One of the advantages of single-user mode is that you do not need a boot diskette or CD-ROM; however, it does not give you the option to mount the file systems as read-only or not mount them at all.
If your system boots, but does not allow you to log in when it has completed booting, try single-user mode.
In single-user mode, your computer boots to runlevel 1. Your local file systems are mounted, but your network is not activated. You have a usable system maintenance shell. Unlike rescue mode, single-user mode automatically tries to mount your file system; do not use single-user mode if your file system can not be mounted successfully. You can not use single-user mode if the runlevel 1 configuration on your system is corrupted.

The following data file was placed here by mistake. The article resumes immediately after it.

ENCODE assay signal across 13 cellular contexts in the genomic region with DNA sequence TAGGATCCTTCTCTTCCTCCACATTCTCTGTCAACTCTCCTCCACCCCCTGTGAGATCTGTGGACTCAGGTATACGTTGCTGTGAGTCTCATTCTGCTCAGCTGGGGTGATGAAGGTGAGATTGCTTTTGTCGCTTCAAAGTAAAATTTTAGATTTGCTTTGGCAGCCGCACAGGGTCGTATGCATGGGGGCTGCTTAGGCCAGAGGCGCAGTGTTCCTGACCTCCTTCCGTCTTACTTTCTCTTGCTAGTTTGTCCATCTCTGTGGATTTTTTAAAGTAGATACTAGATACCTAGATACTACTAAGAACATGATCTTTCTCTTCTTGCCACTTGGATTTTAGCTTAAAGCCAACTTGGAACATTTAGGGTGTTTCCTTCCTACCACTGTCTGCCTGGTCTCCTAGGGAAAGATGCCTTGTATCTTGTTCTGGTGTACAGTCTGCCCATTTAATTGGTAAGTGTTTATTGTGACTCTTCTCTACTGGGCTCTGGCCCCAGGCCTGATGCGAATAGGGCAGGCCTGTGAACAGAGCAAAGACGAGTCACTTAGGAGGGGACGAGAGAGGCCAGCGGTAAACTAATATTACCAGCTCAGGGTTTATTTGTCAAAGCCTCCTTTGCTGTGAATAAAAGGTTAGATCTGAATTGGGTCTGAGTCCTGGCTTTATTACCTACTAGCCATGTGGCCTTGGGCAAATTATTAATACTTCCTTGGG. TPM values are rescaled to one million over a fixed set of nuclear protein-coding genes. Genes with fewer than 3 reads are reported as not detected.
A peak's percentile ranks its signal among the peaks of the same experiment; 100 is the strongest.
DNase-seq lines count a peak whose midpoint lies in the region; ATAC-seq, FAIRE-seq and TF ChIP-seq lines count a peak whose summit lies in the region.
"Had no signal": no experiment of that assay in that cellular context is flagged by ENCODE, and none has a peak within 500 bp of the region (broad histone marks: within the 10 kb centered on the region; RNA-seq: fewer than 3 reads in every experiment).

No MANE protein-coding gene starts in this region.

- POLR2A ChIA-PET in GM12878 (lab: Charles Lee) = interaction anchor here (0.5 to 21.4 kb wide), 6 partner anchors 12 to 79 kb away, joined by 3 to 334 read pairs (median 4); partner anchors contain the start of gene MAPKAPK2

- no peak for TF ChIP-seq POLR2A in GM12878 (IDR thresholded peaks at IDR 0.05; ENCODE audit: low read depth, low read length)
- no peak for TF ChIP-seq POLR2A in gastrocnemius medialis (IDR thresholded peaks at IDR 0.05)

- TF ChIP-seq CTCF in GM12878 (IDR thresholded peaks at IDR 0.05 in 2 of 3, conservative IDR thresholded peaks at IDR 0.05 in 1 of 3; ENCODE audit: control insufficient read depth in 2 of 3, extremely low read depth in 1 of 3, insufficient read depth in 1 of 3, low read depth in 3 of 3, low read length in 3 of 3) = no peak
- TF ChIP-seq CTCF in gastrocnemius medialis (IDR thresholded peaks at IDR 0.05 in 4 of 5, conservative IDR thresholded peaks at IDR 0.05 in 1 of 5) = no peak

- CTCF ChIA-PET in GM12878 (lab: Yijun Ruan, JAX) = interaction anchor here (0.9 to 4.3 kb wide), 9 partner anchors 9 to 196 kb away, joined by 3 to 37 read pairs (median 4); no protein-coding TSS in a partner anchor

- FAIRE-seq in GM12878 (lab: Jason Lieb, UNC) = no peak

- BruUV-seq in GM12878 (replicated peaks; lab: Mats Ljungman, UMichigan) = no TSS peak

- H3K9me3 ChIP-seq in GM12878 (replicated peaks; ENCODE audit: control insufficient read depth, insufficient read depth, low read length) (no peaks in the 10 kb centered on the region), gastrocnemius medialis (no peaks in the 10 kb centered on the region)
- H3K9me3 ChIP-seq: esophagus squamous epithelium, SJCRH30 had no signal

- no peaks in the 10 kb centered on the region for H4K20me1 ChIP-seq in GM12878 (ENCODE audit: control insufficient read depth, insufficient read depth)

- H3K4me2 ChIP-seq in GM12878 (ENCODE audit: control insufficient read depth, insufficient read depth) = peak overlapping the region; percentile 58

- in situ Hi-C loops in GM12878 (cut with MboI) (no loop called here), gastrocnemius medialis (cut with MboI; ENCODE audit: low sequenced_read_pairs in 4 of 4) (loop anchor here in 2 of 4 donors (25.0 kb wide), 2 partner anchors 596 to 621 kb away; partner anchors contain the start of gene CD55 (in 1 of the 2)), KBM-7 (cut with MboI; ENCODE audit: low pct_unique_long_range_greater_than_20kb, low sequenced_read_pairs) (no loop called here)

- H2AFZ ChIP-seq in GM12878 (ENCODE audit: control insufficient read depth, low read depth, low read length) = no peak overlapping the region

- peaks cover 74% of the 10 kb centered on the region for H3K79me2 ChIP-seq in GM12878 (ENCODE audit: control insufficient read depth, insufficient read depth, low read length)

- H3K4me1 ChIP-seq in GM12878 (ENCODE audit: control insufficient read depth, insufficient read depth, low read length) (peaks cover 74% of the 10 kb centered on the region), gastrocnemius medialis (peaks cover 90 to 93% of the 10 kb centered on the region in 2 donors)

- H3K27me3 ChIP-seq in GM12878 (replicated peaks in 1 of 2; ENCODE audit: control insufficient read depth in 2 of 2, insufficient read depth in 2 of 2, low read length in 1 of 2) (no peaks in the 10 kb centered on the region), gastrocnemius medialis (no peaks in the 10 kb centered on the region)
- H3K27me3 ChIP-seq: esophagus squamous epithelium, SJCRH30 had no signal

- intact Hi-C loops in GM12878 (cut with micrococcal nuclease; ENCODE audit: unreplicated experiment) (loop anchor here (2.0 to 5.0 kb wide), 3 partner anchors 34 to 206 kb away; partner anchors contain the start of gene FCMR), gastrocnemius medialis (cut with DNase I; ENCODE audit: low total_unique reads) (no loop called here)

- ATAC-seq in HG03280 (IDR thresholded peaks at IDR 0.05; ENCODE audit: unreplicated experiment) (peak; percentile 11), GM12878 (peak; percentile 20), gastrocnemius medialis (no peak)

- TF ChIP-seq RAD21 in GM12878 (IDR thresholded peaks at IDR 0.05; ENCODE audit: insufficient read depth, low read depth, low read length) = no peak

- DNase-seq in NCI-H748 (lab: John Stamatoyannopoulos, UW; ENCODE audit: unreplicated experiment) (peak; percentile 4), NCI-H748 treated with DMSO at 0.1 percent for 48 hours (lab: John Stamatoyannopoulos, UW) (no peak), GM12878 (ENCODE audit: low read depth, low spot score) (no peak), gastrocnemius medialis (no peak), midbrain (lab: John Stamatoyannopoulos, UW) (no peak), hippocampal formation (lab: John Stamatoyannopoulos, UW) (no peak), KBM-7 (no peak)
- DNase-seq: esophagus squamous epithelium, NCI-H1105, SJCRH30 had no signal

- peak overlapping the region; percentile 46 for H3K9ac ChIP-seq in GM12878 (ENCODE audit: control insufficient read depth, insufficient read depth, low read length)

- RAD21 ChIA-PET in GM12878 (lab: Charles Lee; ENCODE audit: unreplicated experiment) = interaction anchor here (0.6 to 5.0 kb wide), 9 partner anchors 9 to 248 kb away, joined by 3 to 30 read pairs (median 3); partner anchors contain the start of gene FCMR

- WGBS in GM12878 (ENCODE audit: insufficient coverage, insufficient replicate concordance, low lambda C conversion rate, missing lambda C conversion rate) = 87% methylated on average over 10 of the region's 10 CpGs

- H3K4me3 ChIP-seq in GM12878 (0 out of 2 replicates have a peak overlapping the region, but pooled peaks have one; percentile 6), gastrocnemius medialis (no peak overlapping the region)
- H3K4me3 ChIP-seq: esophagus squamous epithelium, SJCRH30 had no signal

On an x86 system using GRUB as the boot loader, use the following steps to boot into single-user mode:
If you have a GRUB password configured, type p and enter the password.
Select Red Hat Enterprise Linux with the version of the kernel that you wish to boot and type a to append the line.
Go to the end of the line and type single
as a separate word (press the
Back at the GRUB screen, type b to boot into single-user mode.
On an x86 system using LILO as the boot loader, at the LILO boot prompt
(if you are using the graphical LILO, you must press
For all other platforms, specify single as a kernel parameter at the boot prompt.